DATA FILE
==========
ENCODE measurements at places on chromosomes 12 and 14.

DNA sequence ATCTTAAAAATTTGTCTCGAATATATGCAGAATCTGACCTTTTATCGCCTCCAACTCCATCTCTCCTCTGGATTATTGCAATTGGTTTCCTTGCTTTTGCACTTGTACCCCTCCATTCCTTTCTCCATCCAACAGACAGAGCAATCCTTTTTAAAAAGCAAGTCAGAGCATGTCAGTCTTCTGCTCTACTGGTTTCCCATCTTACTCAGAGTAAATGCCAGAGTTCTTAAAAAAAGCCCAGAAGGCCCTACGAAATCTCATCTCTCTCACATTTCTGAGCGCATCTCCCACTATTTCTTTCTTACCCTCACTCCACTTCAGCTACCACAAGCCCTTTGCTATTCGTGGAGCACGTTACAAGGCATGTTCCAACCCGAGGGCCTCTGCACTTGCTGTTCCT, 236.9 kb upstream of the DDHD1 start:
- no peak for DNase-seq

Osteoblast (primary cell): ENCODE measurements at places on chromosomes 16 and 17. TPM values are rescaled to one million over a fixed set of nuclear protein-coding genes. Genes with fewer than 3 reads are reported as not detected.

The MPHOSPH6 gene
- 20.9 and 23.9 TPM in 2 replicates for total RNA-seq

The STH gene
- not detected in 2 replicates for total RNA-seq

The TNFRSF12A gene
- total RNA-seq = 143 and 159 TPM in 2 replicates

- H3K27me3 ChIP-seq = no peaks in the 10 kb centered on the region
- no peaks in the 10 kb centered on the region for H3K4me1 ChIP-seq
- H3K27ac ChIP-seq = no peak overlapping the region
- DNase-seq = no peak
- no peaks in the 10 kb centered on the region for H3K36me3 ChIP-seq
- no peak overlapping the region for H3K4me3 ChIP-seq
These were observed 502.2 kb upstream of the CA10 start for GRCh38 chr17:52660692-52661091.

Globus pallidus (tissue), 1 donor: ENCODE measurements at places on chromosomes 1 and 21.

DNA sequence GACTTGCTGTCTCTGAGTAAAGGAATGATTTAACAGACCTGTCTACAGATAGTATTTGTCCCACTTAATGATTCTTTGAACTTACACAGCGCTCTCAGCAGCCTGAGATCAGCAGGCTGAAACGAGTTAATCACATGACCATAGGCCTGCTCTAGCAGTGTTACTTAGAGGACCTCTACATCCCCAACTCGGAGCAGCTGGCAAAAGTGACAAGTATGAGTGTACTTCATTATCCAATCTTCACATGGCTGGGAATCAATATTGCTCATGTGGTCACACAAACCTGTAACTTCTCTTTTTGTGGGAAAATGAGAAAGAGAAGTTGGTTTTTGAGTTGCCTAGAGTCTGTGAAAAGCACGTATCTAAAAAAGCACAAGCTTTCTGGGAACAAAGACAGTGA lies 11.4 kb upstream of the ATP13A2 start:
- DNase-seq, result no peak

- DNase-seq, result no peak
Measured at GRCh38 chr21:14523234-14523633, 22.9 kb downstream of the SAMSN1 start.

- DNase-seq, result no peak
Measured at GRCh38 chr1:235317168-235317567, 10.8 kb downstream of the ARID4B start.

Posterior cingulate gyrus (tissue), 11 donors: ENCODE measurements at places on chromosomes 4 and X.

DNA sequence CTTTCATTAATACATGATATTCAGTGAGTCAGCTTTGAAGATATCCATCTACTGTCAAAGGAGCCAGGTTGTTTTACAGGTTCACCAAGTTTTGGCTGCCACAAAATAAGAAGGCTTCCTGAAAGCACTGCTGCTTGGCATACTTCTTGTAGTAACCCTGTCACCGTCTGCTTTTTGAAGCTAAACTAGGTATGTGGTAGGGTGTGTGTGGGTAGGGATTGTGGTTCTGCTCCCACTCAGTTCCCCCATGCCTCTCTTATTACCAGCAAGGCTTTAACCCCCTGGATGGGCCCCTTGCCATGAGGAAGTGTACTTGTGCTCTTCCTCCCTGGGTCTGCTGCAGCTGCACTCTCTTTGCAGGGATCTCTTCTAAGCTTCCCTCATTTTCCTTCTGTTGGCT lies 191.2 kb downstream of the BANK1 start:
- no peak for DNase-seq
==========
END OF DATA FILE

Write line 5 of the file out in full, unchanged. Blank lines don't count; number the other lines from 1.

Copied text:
The MPHOSPH6 gene